Early one morning, before even the squid-basher had started his daily tenderizing tattoo, I walked up the hill to try to make sense of Homer's "rosy-fingered dawn"; of course, in order to see the sunrise I had to get away from sea-level.

At the top of the hill I was indeed surprised, but in a bad way. Beyond the skyline (tourist-line, perhaps) was a tip – thousands of binbags and plastic bottles, the waste-matter of a few years' tourism (as tourism was a relatively new import at the time). I touched on this plastic time-bomb here.)

(I never did get to the bottom of that "rosy-fingered" thing.).
Like that careless and improvident excretion of rubbish out of sight. our growing sphere of spent radio signals is a sign of our disruptive presence. And if we are really to take nothing but photos, leave nothing but footprints we need to find a way of catching our radio-frequency detritus before it makes more of a mess. Perhaps Elon Musk could take a break from wantonly adding to space pollution (see where that roadster is here if you must) and turn his mind to the problem of making money somehow by clearing up after 20th and 21st century technology's messes.

 PS And here are a few clues:
  • Lack of viciousness characteristic of  this sort of apprentice.(6)
  • Solitary predatrix's loss of second ring underlines her lack of team-mates. (10)
  • Getting the better of, with redoubled energy, is source of shock. (8)

Tuesday, 13 February 2018

A participle is not a particle

Play. That‘s what it means:  

Press this to make the thing play

Similarly, Pause:

Press this to make the thing pause.

That's the way  it's been since the dawn of ti... technology (the 20th-century sort, that is: specifically, audio equipment). But globalization has undermined these comfortable certainties.

I have an MP3 player, characterized by the typical uselessness of its user "manual" (which is at least stapled together in the form of a book, better than the many self-styled "manuals" I've had to grapple with – often just a single sheet of A4). Like many bits of technical wizardry, it seems to have been generated by engineers who felt that their brainchild needed no written support.
Many an engineer thinks this, mutatis mutandis. I remember a conversation I had  with a Software Engineer more than 30 years ago, shortly after I started work with the Digital Equipment Corporation as a Technical Editor. He was trying to work out just what Technical Writers did (at the time I was at one remove from that, but if he could only get to grips with what Writers did he could then see what I did).  I  said things about making information clear and consistent and with repetition only when appropriate, and he raised an eyebrow and said "What, like the comments we put in our code?"

Self-documenting software has long been the Holy Grail of Software  Engineers, but the final and most insuperable obstacle is the ego of the creator:  My stuff is self-evidently Good.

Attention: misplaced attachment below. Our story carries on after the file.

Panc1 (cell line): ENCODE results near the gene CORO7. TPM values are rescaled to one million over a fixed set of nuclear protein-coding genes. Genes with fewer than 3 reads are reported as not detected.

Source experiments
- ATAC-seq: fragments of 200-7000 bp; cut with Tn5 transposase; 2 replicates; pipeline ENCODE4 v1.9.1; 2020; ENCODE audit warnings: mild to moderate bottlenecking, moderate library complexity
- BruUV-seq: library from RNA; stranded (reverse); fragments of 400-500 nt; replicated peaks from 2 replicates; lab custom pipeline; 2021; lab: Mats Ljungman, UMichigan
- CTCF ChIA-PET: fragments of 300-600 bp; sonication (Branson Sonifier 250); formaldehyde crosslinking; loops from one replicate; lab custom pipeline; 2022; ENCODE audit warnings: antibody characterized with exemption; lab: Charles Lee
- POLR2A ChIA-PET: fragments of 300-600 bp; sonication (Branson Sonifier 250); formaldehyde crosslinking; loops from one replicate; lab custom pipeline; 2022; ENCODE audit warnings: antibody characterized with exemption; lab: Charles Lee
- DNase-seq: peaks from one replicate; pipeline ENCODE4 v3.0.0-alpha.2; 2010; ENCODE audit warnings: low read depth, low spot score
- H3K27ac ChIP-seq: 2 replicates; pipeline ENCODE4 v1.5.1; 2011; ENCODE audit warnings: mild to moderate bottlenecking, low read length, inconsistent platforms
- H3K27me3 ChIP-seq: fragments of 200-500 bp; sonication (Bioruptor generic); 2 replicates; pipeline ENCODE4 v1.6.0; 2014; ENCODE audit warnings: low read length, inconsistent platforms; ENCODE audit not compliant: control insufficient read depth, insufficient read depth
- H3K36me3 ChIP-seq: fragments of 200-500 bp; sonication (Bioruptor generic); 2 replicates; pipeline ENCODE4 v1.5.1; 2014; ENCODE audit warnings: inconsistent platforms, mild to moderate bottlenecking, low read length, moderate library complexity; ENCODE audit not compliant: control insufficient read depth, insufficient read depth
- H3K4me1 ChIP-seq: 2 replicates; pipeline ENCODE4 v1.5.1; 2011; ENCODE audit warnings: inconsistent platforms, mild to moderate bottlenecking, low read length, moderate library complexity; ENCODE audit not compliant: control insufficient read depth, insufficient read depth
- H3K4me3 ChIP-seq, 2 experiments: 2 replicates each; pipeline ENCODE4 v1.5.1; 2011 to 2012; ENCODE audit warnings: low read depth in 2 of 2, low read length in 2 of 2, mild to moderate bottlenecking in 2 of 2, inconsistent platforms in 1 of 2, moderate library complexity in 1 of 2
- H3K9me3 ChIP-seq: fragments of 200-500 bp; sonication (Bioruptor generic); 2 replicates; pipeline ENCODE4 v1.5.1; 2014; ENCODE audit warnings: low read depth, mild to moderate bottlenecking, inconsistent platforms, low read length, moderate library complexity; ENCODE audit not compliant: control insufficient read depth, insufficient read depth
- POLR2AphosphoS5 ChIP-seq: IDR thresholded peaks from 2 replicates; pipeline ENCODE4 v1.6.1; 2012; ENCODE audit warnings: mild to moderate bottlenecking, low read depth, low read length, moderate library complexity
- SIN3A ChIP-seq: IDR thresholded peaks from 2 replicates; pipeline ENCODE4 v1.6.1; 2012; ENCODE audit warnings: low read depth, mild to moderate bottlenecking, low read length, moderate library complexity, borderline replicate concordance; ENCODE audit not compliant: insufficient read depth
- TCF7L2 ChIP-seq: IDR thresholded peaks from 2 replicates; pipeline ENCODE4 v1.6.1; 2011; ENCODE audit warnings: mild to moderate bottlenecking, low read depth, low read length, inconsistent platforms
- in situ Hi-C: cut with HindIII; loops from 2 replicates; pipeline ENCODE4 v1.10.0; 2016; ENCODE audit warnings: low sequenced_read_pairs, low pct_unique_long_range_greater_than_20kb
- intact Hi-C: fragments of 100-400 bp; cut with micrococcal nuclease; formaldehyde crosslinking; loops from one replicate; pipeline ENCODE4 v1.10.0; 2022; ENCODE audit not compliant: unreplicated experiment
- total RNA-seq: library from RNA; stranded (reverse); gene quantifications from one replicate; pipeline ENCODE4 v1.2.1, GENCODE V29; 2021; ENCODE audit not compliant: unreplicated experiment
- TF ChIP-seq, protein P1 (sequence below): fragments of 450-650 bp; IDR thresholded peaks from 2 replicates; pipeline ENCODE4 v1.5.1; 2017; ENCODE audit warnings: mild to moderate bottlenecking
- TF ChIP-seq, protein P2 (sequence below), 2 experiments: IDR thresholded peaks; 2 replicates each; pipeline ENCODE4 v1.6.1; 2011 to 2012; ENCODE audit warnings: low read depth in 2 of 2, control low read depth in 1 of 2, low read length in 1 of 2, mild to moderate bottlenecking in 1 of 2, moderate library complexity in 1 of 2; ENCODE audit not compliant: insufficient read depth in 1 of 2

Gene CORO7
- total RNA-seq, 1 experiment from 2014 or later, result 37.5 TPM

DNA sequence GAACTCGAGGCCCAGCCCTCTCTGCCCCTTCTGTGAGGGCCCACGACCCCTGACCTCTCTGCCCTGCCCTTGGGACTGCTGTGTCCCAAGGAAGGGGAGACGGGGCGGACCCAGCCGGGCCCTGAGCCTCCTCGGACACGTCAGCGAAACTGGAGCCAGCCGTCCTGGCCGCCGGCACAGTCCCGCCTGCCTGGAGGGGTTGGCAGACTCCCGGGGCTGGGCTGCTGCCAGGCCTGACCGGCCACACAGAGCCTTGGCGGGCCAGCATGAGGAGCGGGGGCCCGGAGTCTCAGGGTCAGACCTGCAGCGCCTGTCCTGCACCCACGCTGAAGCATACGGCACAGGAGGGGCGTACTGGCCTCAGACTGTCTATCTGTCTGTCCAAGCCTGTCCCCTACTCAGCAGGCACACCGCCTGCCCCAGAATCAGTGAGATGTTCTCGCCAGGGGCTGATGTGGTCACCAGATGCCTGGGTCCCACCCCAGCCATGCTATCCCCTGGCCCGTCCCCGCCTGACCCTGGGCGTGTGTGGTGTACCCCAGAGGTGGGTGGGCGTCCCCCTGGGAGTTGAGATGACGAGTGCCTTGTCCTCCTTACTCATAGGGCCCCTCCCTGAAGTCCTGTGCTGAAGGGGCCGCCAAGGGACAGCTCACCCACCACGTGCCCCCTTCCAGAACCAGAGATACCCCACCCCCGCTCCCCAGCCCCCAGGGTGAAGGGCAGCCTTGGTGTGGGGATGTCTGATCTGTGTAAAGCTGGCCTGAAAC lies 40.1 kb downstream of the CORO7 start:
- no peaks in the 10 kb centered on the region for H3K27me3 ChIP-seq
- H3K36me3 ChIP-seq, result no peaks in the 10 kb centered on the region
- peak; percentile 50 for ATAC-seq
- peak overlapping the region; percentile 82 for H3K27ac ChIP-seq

But this MP3 player had more than the lack of documentation to overcome; and  it wasn't just the infelicity of  the  "translation". Its problem is incorporated into the GUI ...
That's Graphic User Interface. Most of us see them  regularly on the screens of PCs, laptops, tablets, and smartphones. The engineer who designed it may well not have known he (she? – I wonder whether female engineers are as rare in China [that's where it's from] as they are in the West) was using one at all. But the device has functions, and controlling those functions involves manipulating icons. So there's a GUI.

Which brings us to those particles (mentioned in my subject-line). Chinese has a funny way with verbs. It doesn't inflect  them. But it achieves a fully nuanced set of what I can only metaphorically describe as "verb forms" (more accurately, syntactical constructs that give context to verbal ideas). And one of the syntactical devices Chinese languages use is particles. So whereas most Western languages have participles, Chinese doesn't. Particle is a near-miss, orthographically, but unrelated.

So there's no one-word translation of Playing or of Paused – which, confusingly, are what those "universal" music-playing symbols mean on my MP3 player: the little right-pointing triangle means Playing (that is, the precise opposite* of Play), and the middle-less "H" means Paused (again, the precise opposite* of what it seems to promise). And it's specifically (usually, impossibly) a one-word translation that a user of a second language wants.

"One-word translation" – so often a mythical beast, but still believed in by so many.


PS: A couple more clues:
  • Vegan embracing angry (upset) one of less extreme practise (10)
  • The end of a tournament to waste away (7)

Update: 2018.02.13.16:10 – Added footnote.

*This phrase is open to misinterpretation. Playing is not  the opposite of Play in the same  way that black is the opposite of white, or true is the opposite of false. In this context I just mean Making it start as the opposite of  Making it pause.

Friday, 2 February 2018

Pedigree collapse

The other day my eye was caught by a BBC report:

Boris Johnson 'is descendant' of mummified Basel woman

more  here

Well GOLLY, I thought. A while ago More or Less dealt with a similar issue; in fact, the event was  so Earth-shattering that Google will find it with the string Dyer Edward III.  1,560,000 hits. The Great Relatedness to Edward II Factoid leaves our Danny having to "take a moment" while the stupendousness (banality?) of the discovery sinks in. (Not quite banality – but what was extraordinary was not that he was a descendant:[after all, most people of English heritage are] but that his heritage could be documented.)